Ghost ships, crop circles, and soft gold: A GPS mystery in Shanghai
November 17, 2019 7:15 PM   Subscribe

Ghost ships, crop circles, and soft gold: A GPS mystery in Shanghai: A sophisticated new electronic warfare system is being used at the world’s busiest port. But is it sand thieves or the Chinese state behind it?
posted by gen (18 comments total) 21 users marked this as a favorite
 
The world we live in...
posted by Windopaene at 7:30 PM on November 17


Can someone tell me why GPS spoofing is such a technical feat? Open source software can generate GPS signals to follow any desired trajectory. Superficially, it feels like "all" you need to do is do it in real-time and hook it to appropriate transmitters. You probably need some precise, distributed clocks too, but that's only a matter of money...

I guess what I'm thinking is, I doubt how instantaneous a strava heat map is; if your *spoofed trajectory* were a circle, and you looked at the heat map made by everyone swirling in it *integrated over time* you would see the same thing.

(what is this, at least the second time that data from strava has been important to intelligence efforts?)
posted by the antecedent of that pronoun at 7:43 PM on November 17 [1 favorite]


Their has got to be more to it than the article is reporting or it's the Chinese government who is causing this and they are intentionally letting the spoofing happen.

In order to spoof GPS signals you have to operate a transmitter or several transmitters. Sophisticated range finding and triangulation are going to be able to find the antenna/transmitter(s) pretty much instantly. EG: I used to participate in Bunny Hunts with CBs and bunnies would rarely evade capture for more than an hour. And our range finding equipment was the directional bias imposed on the omnidirectional antennas by the irregular ground plane of our vehicles and the tiny SWR meters built into radios. Plus we generally didn't run teams so triangulation required physically moving our receivers enough to get a triangle. Can't imagine government level elint squads equipped with multiple much more sensitive and directional equipment would have any trouble tracking this down.
posted by Mitheral at 9:11 PM on November 17 [5 favorites]


The article's terrible - there's nothing there (or in any of the others I've seen) to indicate that GPS is being 'spoofed' rather than jammed.

Conversely, the description of what happened with the AIS is that it was spoofed. Which is not all that hard to do; AIS is simply a beacon that broadcasts its position every few seconds when moving (and every few minutes when stationary). Set up a fake beacon spoofing different ship's unique IDs and sending fake location data, and everyone within range - including the ships you're spoofing - will see that fake data. Or, if you want a dramatic hook for the story, "ghost ships"…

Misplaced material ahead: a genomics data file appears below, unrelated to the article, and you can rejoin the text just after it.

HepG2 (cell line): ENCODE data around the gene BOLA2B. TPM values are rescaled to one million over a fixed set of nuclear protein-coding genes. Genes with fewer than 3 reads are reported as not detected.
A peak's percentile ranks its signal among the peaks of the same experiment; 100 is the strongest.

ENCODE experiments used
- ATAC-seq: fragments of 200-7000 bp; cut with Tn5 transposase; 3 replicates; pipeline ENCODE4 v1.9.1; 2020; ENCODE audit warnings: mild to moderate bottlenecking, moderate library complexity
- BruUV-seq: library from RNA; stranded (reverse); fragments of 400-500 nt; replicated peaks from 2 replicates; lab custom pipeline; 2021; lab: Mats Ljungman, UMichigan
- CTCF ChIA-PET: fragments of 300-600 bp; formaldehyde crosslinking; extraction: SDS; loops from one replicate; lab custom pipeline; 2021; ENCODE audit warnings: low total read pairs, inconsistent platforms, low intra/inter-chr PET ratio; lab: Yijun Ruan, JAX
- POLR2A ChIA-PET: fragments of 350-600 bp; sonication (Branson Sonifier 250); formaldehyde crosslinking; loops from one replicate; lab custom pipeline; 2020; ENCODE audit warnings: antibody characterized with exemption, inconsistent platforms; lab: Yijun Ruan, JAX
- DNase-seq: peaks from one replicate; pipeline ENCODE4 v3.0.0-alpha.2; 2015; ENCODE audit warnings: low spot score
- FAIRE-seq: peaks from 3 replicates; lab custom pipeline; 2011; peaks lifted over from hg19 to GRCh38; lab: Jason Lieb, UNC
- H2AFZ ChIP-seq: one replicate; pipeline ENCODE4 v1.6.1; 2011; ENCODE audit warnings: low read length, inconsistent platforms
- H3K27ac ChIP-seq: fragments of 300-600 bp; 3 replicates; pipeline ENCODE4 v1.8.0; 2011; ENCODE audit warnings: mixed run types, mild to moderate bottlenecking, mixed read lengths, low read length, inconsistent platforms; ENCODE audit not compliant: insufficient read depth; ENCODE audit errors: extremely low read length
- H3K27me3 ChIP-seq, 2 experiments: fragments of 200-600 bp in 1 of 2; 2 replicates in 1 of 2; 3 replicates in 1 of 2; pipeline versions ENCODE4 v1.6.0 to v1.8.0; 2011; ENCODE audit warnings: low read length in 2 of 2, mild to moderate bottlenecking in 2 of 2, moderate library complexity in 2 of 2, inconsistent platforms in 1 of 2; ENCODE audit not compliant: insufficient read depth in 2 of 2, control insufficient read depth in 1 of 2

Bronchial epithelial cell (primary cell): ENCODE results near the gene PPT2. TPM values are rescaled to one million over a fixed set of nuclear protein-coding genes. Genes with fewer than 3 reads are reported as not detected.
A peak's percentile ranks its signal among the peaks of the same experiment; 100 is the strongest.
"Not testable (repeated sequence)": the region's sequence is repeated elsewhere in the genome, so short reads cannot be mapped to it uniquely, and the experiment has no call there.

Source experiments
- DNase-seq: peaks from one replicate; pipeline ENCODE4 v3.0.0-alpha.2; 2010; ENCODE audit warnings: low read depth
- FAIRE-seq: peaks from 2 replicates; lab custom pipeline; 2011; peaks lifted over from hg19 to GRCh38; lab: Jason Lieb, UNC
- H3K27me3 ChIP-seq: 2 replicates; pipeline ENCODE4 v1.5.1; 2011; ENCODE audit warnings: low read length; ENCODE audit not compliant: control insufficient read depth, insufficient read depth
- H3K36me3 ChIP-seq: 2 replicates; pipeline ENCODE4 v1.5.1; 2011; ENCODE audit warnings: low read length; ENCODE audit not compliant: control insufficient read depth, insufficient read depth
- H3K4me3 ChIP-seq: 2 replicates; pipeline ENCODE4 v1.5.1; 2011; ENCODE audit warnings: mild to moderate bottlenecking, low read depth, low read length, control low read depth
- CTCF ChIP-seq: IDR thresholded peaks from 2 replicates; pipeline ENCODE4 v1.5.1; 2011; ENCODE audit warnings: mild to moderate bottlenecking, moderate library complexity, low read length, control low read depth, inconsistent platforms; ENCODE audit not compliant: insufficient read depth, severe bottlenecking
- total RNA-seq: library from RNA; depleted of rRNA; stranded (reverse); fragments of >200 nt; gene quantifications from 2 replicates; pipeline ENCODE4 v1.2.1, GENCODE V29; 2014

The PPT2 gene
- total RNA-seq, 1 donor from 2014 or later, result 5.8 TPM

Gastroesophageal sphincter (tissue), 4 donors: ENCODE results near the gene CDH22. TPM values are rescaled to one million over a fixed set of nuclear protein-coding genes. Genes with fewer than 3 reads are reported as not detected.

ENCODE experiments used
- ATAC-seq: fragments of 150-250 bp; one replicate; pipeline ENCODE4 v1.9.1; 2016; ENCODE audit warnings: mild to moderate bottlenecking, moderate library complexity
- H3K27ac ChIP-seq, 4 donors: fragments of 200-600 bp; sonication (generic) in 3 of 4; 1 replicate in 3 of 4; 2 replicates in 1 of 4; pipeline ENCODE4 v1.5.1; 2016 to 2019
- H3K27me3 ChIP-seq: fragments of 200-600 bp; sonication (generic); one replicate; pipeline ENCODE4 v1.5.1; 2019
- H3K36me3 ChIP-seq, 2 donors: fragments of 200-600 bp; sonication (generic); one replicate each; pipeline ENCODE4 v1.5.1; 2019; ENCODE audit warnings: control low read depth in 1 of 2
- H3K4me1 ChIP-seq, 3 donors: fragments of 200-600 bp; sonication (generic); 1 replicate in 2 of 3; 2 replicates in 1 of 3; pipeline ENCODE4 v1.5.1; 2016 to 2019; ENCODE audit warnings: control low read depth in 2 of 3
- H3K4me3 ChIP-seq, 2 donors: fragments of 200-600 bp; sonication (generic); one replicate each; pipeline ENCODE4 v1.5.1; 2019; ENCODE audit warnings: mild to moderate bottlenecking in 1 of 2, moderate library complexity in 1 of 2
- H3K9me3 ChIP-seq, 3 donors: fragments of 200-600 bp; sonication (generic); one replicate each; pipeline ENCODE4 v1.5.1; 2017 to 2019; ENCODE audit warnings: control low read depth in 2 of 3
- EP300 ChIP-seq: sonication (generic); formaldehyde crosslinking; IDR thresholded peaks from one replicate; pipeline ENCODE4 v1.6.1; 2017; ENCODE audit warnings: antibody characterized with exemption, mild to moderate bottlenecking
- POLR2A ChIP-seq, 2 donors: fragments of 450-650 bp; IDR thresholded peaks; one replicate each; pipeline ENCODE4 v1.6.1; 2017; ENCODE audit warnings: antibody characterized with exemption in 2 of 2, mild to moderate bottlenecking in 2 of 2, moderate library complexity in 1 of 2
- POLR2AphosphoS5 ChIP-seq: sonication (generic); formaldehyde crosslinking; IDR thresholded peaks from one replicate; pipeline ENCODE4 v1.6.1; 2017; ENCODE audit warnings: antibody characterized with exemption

And it's all done in the clear (though certain short messages - the AIS equivalent of SMS - may optionally be encrypted, the ID & location isn't). I occasionally listen in and follow ships off the coast and in the local port with nothing more than a homebrew VHF receiver and AIS decoder software.
posted by Pinback at 10:25 PM on November 17 [6 favorites]


I know that if I were a government messing with GPS signals I'd do it in my own busiest port.
posted by pompomtom at 10:41 PM on November 17


whatever the **** is going down, Sand Thieves is a great band name.
posted by philip-random at 10:51 PM on November 17 [3 favorites]


Read closely, the rub is that it's different for every ship. And bike.
The 'different' part means there isn't just a GPS transmitter blasting.

The bike-inference is that the issue is unrelated to AIS because, well, the bikes don't have AIS.

That's how I read it, fwiw.
posted by j_curiouser at 11:13 PM on November 17 [2 favorites]


If I were going to spoof my AIS signal I imagine I'd also spoof everybody else's, so my change would get lost in the confusion. If that's the explanation then I bet the circles are an error due to sloppy programming.
posted by Joe in Australia at 11:57 PM on November 17 [1 favorite]


They remembered to randomize \theta but not r? Plausible, strange.
posted by clew at 12:01 AM on November 18


Or the radius was meant to be a constant plus a random number, and they thought "rand(n)" meant "a random number from 0...n". There are lots of ways to get things wrong, and it seems that the rings are only noticeable when you plot lots of observations. Any individual trial would look fine.
posted by Joe in Australia at 2:27 AM on November 18


Oh good, we're crowdsourcing the debugging of infrastructure hackers!
posted by Glomar response at 4:06 AM on November 18 [3 favorites]


Can someone tell me why GPS spoofing is such a technical feat? Open source software can generate GPS signals to follow any desired trajectory. Superficially, it feels like "all" you need to do is do it in real-time and hook it to appropriate transmitters. You probably need some precise, distributed clocks too, but that's only a matter of money...


Spoofing all GPS over an area to think it's at the same location is easy, as you say. Spoofing it to many different locations is much harder and people aren't quite sure they're doing this.
posted by atrazine at 4:11 AM on November 18


If I wanted to do this with off the shelf parts and crap lying around my office, this is what I'd do: